July 17th, 2012
Elsewhere on Bad PR we’ve covered the PR trick of highlighting the extremes of a closed data set: the ‘SOMEONE has to come last’ trick. Here it is perfectly demonstrated in The Daily Mail on July 10th, 2012:
Drivers in Yorkshire spend 86 hours a year stuck in traffic jams… and even Londoners have it easier
If you thought your commute was bad, spare a thought for the drivers of Yorkshire.
The Leeds-Bradford area is the most congested in Britain, with drivers spending 86 hours a year stuck in jams.
Traffic in the conurbation increases journey times by an average of 28 per cent – and up to 63 per cent in the morning rush hour, a study has found
Of course, if this poll hadn’t found Yorkshire to be the worst for traffic jams, it would have found somewhere else – the story would have been identical, with one word changed. It’s clear to see how this could appeal to a PR company, who could have their entire story written before the data even comes in.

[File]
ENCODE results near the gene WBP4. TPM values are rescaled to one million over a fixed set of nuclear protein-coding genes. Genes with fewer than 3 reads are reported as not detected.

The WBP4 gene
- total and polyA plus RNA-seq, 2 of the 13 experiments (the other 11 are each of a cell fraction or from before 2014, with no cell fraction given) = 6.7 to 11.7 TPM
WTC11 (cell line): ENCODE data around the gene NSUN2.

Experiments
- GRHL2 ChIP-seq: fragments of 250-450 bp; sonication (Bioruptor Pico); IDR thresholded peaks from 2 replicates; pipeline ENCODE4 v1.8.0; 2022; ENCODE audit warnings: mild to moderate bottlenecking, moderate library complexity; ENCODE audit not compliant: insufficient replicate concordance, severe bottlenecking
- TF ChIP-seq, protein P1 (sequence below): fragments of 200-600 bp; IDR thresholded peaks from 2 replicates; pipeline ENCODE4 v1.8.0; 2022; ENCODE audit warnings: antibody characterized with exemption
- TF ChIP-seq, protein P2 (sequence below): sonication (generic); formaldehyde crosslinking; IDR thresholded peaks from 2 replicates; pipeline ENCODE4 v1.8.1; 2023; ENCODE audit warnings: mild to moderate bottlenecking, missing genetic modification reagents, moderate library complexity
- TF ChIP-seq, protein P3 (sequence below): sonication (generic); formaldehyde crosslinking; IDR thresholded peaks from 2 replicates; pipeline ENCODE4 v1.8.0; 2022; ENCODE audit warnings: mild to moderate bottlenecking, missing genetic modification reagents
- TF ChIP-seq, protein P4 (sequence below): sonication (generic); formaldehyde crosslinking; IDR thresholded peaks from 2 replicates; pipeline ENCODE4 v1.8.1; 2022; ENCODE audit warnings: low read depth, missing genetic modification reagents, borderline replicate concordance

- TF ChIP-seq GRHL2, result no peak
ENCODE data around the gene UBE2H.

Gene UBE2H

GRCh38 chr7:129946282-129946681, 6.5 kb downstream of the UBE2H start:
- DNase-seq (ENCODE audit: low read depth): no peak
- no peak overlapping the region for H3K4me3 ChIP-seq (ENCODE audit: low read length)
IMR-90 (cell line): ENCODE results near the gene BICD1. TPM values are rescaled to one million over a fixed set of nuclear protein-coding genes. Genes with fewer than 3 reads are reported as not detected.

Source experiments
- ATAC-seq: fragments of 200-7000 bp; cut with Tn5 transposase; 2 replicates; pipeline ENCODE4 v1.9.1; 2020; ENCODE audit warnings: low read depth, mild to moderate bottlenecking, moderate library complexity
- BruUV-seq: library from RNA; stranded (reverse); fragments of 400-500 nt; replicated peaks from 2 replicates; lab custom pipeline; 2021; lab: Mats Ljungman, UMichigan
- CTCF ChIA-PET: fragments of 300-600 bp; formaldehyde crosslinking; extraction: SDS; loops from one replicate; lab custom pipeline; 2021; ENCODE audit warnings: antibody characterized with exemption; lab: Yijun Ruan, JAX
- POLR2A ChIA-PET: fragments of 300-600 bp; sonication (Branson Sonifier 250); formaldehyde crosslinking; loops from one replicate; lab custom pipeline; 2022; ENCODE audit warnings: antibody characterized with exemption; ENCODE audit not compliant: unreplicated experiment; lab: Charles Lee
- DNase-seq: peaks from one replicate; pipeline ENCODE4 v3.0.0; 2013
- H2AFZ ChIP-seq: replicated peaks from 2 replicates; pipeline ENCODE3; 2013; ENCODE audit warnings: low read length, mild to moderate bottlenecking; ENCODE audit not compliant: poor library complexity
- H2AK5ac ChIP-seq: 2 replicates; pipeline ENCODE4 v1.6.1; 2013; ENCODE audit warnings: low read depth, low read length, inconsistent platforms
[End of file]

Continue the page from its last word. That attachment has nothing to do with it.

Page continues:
Who placed this story in the papers?
Harold Goddijn, chief executive officer of TomTom, said: ‘Over the years, with the help of our customers, we have built the largest and most accurate database of travel times in the world.
‘When we combine this travel database with our detailed real-time traffic information and routing technology, we can not only pin point congestion, but can guide drivers away from congested areas onto faster routes.’
‘Even when only a percentage of drivers use a different and faster route, the available capacity on the entire road network increases, which benefits all drivers.’
So, essentially: ‘traffic jams are bad, if only you had a product like ours that would allow you to avoid them’.